Last updated on 18 January 2018
In the Eastern Pacific Jumbo flying squid is captured by industrial fleets (i.e., China, Korea, and Japan) off Ecuador, Peru and Chile’s EEZ where they are assessed within each country, (Rosa et al. 2013; Morales-Bojórquez and Pacheco-Bedoya 2016). However, since Dosidicus gigas have a short life cycle (<2 years), are highly migratory, and their recruitment processes are driven by the environment; its assessment and management off EEZs represent a big challenge (Rodhouse 2001; Rosa et al. 2013).
In 2014, the Ministry of Fisheries (MAGAP, now MAP Ministerio de Acuacultura y Pesca), decided to start the Jumbo flying squid fishery in Ecuador as a new commercial activity destined for direct human consumption, delegating the responsibility for monitoring this fishery to the National Fisheries Institute - INP (MAGAP 2014). However, this fishery has started with limited biological and fisheries information (necessary for stock assessment), resulting up to this date in a fishery based on passive management (Morales-Bojórquez and Pacheco-Bedoya 2016).
Although some basic information regarding population dynamics of the Jumbo flying squid is unknown (e.g., number of cohorts in the population), there is a hypothesis that can help assessing the stock while new information collected by INP is processed. For example, the seasonal presence of Jumbo flying squid in Ecuadorian waters can be explained by the incursion of cold waters from the Humboldt Current System (HCS) in the coastal zones of Ecuador, explaining the seasonal changes in spatial and temporal distribution of D. gigas (Morales-Bojórquez and Pacheco-Bedoya 2016). The use of several stock assessment methods is necessary while taking into account the uncertainty in abundance estimates, different methodological approaches and data collected (Morales-Bojórquez and Pacheco-Bedoya 2016).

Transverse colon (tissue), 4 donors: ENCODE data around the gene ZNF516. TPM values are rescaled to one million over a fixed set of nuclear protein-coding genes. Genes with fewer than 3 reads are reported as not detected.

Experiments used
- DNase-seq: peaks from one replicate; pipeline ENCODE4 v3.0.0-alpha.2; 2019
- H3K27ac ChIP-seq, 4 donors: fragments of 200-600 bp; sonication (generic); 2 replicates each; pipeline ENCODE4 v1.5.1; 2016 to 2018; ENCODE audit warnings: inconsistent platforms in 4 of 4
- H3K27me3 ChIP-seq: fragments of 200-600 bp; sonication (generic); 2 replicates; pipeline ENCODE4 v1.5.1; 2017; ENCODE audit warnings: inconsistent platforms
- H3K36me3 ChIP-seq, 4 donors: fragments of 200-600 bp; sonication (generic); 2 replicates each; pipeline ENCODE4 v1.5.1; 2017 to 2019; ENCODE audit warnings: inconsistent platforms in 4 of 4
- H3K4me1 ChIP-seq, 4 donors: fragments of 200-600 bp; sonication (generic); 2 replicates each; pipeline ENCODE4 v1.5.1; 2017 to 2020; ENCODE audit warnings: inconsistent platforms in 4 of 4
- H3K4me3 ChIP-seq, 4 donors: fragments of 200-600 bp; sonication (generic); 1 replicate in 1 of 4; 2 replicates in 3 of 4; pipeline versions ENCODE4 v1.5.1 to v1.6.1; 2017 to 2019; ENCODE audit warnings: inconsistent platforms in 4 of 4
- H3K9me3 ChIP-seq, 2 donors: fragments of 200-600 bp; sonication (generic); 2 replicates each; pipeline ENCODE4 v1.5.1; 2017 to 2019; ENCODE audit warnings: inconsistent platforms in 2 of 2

Last updated on 19 August 2019
There are not recommendations and no reference points are set at a whole-stock level.
Last updated on 19 August 2019
The regulation signed in 2014 provides the framework for assessing this new fishery. In this document is stated that the information obtained by industrial onboard observers will be sent to the INP so they can set up TACs and MSYs for Dosidicus gigas in Ecuador (MAGAP 2014).
According to scientists, the fishery in Ecuador must be managed considering two different geographic locations: (1) the coast of the Ecuadorian Pacific, and (b) Galapagos Islands (Morales-Bojórquez and Pacheco-Bedoya 2016).
No stock assessment including the whole stock is yet conducted.
Changes in biomass and vulnerability are unknown for Jumbo flying squid in Ecuadorian waters even when this fishery has been partially monitored (Morales-Bojórquez and Pacheco-Bedoya 2016). Rough estimates from the INP suggested that total biomass was 641,915 tonnes and 1,866,857 tonnes in 2013 and 2014, respectively (INP 2018). Estimates from 2015 and forward are not available.
Small-scale driftnet fisheries also capture Jumbo flying squid as bycatch (Morales-Bojórquez and Pacheco-Bedoya 2016), however, the amount of the jumbo flying squid bycatch has not been quantified. In 2018, during the Scientific Prospecting Cruise for Small Pelagic Fishes using purse-seine nets, 21% of the captures (in weight) corresponded to Dosidicus gigas. Additionally, the average mantle length (ML) was lower that the length at first maturity observed for D. gigas captured by jiggers, which may result in a major threaten for small individuals (ML<30 cm) (Pacheco Bedoya 2018).
Landings in Ecuador have been reported since 2012; these have been highly variable probably due to environmental factors. Landings peaked in 2014 at 18,146 tonnes. Critical decreases have been observed after that year with only 1,279 tonnes and 485 tonnes reported in 2015 and 2016, respectively (FAO 2018). This drop could be explained by the intense warm event that occurred between these years due to El Niño-Southern Oscillation (ENSO) because it is know that Jumbo flying squid abundance seems to be strongly affected by high intensity of El Niño events (Rosa et al. 2013).